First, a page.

July 1, 2020
The number of global billionaires grew last year, and luxury marketers should be looking to understand this audience since these wealth leaders influence the consumption patterns of all affluent consumers.
In 2019, there were 2,143 billionaires in the top 15 countries, up 201 individuals as compared to 2018, with combined net worth up by an annual $796 billion to $7.6 trillion, according to Wealth-X's Billionaire Census 2020.
"While small in number, billionaires have a major influence over individuals in the lower tiers of wealth," said Michael Phillips, vice president of marketing and communications at Wealth-X, New York.
"We call this the billionaire halo effect, which means that the purchasing decisions that these individuals make will inspire the purchasing behavior among the lower tiers of the UHNW (ultra high net worth, +$30 million) population, as well as those in the VHNW (very high net worth, $5-$30 million)," Mr. Phillips said.
"Regardless of the wealth tier, it’s important to remember that as wealth increases among your target audience, your marketing and engagement efforts must become tailored to speak directly to the customer’s interests – addressing their bespoke needs and wants," he said.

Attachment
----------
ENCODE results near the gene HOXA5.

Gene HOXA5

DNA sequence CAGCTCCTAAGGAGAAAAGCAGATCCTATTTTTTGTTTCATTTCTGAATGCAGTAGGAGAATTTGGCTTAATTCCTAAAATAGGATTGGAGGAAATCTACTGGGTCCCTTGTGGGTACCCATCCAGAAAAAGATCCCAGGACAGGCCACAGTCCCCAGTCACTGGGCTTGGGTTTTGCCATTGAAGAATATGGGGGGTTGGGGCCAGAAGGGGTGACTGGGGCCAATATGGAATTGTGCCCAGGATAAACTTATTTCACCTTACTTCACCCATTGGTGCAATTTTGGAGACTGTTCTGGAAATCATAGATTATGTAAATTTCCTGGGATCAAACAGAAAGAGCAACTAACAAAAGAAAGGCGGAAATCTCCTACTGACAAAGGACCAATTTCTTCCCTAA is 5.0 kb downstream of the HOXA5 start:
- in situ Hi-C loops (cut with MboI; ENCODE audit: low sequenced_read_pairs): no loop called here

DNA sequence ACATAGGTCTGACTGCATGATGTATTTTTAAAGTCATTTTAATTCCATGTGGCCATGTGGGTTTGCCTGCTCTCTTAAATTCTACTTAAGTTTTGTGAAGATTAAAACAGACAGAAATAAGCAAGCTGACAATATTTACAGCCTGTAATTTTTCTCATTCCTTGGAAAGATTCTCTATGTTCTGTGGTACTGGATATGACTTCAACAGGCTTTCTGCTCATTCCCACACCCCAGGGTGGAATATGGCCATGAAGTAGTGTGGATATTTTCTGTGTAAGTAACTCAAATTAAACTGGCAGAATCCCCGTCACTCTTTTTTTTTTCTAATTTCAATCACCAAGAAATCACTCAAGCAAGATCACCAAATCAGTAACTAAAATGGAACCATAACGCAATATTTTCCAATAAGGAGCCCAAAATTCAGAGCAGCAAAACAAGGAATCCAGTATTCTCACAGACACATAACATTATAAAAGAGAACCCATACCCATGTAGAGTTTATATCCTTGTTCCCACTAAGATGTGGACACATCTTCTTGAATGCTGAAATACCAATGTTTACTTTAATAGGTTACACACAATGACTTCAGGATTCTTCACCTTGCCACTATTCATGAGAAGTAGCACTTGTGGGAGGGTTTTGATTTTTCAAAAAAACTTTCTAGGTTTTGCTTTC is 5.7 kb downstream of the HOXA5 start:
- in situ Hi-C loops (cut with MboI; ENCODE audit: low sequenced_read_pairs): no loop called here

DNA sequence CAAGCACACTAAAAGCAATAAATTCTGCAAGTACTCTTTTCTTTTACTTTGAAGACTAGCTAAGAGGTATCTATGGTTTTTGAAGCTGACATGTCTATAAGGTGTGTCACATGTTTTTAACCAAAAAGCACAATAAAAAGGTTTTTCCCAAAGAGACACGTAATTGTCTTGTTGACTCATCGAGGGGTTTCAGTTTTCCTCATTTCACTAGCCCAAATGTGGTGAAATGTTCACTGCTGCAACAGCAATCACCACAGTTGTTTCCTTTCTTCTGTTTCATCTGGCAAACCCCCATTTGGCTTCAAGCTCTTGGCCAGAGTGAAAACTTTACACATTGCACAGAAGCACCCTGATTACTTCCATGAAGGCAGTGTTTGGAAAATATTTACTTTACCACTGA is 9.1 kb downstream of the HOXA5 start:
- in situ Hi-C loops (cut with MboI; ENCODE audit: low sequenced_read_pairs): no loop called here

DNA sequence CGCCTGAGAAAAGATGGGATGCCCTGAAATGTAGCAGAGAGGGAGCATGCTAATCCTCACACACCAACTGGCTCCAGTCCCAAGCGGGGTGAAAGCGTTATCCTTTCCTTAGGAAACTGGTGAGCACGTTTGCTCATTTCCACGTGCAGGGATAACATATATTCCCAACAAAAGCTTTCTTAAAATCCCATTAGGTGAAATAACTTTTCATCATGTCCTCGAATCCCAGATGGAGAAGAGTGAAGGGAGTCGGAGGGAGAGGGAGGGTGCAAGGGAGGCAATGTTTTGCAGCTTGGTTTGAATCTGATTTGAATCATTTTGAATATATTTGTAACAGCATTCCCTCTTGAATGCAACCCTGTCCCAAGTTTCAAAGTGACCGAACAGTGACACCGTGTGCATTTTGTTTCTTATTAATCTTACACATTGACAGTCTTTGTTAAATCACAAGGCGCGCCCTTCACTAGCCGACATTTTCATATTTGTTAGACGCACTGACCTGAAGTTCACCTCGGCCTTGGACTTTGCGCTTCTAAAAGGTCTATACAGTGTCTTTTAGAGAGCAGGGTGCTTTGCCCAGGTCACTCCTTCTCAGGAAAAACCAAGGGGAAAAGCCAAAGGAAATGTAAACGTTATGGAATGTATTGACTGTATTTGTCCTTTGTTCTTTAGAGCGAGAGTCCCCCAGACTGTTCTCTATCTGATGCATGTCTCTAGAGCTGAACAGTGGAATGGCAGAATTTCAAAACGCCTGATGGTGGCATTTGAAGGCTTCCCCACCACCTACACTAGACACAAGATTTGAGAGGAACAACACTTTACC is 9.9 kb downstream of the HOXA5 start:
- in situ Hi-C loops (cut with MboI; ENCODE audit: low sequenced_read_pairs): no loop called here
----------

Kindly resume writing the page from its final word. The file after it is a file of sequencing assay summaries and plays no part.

Billionaires by country
Three quarters of the world’s billionaires live in 15 countries, according to the report from Wealth-X, which revealed that in 2019, 76 percent of the global billionaire population and 80 percent of global billionaire wealth lived in these nations.
The United States is the dominant country for billionaires, with 788 billionaires calling the nation home in 2019, up 12 percent from 2018, and accounting for 28 percent of the global billionaire population.
Cumulative billionaire wealth in the U.S. increased by 14 percent to $3.4 trillion, more than the combined net worth of the next eight highest-ranked countries last year. Equity markets and economic growth outperformed most other countries in 2019, driving strong portfolios in the region.
China is the second most popular place for billionaires to live, with China counting 342 billionaires as residents.
The nation had the fastest-growing billionaire population and combined wealth in 2019. The number of billionaires grew by 20 percent and cumulative net worth was up 16 percent to $1.2 trillion.
China’s big growth made its billionaire wealth worth 12 percent of the global share and more than twice the level in the third-ranked country Germany.
“Underlining the extensive wealth creation opportunities in China, the dynamic growth in billionaire net worth occurred against a relatively unfavorable backdrop of slowing emerging-market growth, disruption from the ongoing trade war with the U.S., and a downturn in global industrial and consumer demand,” read the report.
“As in most leading wealth markets, an influx of liquidity by policymakers supported robust equity market gains.”
Germany is the dominant billionaire country in Europe, but 2019 was not a great year for the nation. Strong returns in the domestic stock market helped balance the slowdown of the Eurozone economy and a depreciation of the euro. A downturn in global trade, ongoing Brexit concerns and regulations in the automotive sector made it a harder year for Germany.